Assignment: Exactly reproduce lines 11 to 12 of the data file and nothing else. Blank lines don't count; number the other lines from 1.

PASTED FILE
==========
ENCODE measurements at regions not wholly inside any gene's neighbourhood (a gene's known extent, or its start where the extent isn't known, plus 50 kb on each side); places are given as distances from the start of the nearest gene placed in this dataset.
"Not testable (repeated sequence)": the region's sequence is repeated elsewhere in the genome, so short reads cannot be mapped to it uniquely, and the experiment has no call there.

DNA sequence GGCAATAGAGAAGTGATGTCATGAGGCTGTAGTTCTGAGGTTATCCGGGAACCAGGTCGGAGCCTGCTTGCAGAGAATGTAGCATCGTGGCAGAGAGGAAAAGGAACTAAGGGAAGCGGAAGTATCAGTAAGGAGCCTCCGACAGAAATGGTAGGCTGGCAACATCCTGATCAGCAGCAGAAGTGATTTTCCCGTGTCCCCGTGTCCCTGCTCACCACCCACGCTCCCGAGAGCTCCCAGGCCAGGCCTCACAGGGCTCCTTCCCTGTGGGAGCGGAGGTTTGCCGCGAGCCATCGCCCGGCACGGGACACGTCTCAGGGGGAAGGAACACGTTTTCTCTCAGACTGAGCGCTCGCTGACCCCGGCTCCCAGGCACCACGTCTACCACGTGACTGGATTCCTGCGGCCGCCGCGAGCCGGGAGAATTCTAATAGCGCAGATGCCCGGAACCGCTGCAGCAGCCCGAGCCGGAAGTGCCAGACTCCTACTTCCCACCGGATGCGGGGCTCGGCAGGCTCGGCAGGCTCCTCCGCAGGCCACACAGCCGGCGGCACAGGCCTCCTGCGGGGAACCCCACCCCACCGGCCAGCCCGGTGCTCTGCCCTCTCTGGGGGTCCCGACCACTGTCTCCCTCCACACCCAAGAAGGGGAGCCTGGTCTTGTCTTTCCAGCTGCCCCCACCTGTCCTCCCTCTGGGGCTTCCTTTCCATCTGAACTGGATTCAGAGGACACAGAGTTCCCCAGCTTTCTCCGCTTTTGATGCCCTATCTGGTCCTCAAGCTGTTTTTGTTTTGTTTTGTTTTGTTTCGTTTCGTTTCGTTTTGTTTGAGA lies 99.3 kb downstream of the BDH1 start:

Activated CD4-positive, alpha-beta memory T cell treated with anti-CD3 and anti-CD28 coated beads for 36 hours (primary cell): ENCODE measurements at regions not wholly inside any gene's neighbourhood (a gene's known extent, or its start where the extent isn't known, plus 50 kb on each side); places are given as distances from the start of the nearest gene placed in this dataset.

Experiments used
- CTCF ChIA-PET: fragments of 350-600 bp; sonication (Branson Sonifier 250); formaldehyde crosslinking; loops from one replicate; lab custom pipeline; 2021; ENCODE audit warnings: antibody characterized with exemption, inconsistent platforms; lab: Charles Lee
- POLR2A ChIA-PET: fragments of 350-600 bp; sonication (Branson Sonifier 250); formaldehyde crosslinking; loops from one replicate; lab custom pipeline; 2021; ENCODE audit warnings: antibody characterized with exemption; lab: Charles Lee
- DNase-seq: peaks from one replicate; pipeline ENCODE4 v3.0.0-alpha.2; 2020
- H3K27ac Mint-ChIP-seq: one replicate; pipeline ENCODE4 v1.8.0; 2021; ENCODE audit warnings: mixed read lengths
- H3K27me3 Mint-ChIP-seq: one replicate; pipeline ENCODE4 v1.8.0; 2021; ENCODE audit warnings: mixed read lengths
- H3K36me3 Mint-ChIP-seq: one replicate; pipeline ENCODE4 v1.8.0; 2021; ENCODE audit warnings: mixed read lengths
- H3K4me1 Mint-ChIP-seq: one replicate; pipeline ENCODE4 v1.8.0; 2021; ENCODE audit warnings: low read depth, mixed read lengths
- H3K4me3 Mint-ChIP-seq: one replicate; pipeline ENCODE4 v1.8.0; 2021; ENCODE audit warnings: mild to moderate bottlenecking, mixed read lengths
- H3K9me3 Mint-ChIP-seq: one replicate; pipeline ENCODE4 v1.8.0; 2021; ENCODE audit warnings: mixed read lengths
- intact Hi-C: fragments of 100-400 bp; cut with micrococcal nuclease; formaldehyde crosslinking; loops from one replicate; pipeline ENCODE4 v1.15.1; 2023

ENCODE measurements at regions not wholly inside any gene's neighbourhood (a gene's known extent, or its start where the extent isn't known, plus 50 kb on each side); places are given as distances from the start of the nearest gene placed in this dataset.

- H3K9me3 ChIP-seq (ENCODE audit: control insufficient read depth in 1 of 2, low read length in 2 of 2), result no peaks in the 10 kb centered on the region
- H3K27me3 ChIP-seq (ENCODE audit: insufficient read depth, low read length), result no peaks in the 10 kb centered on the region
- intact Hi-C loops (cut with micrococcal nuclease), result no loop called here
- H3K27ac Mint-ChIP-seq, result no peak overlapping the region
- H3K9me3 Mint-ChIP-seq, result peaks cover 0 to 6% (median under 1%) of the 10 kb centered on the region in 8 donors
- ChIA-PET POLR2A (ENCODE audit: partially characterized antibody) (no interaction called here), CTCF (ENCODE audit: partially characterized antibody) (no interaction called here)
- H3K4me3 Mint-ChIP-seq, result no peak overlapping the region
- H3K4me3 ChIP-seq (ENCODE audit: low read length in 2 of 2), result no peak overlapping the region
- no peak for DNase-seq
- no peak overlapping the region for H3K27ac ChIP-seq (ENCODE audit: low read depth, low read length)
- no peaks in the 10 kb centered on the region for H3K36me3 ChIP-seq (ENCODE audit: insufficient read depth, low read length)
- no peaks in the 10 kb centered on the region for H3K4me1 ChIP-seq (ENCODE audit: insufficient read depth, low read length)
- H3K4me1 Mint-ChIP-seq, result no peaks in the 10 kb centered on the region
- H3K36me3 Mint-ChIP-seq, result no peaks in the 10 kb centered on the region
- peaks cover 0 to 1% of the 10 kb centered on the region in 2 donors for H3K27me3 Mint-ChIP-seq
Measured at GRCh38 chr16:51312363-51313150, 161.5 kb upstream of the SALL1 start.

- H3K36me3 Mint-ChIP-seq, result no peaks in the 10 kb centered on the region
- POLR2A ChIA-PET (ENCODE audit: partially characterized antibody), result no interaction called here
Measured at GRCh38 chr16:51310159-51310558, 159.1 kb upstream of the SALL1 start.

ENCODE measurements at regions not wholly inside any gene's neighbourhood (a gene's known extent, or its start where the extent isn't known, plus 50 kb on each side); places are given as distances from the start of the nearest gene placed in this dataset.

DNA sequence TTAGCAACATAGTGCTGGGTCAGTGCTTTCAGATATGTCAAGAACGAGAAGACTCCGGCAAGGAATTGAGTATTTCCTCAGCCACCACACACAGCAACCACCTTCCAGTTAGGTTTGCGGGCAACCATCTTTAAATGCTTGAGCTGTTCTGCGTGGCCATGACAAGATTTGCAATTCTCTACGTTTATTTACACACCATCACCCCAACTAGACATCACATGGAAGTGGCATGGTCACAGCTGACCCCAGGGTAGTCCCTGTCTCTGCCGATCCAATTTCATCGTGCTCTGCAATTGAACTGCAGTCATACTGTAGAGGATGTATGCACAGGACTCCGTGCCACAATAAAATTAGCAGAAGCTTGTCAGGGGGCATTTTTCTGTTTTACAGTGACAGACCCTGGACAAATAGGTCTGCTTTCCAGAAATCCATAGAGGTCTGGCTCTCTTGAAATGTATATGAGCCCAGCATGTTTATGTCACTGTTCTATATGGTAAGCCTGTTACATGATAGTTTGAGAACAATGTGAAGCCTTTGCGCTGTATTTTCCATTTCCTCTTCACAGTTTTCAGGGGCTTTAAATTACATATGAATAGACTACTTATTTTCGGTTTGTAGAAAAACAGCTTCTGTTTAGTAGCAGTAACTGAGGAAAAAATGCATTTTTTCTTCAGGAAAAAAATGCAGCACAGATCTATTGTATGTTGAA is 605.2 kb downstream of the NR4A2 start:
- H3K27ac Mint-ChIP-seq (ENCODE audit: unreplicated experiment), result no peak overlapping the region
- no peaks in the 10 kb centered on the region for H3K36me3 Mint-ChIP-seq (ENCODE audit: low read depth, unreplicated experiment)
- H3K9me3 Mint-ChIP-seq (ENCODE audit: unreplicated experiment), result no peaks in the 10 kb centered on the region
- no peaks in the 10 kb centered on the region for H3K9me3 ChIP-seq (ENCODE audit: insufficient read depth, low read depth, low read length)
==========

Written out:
- H3K36me3 Mint-ChIP-seq: one replicate; pipeline ENCODE4 v1.8.0; 2021; ENCODE audit warnings: mixed read lengths
- H3K4me1 Mint-ChIP-seq: one replicate; pipeline ENCODE4 v1.8.0; 2021; ENCODE audit warnings: low read depth, mixed read lengths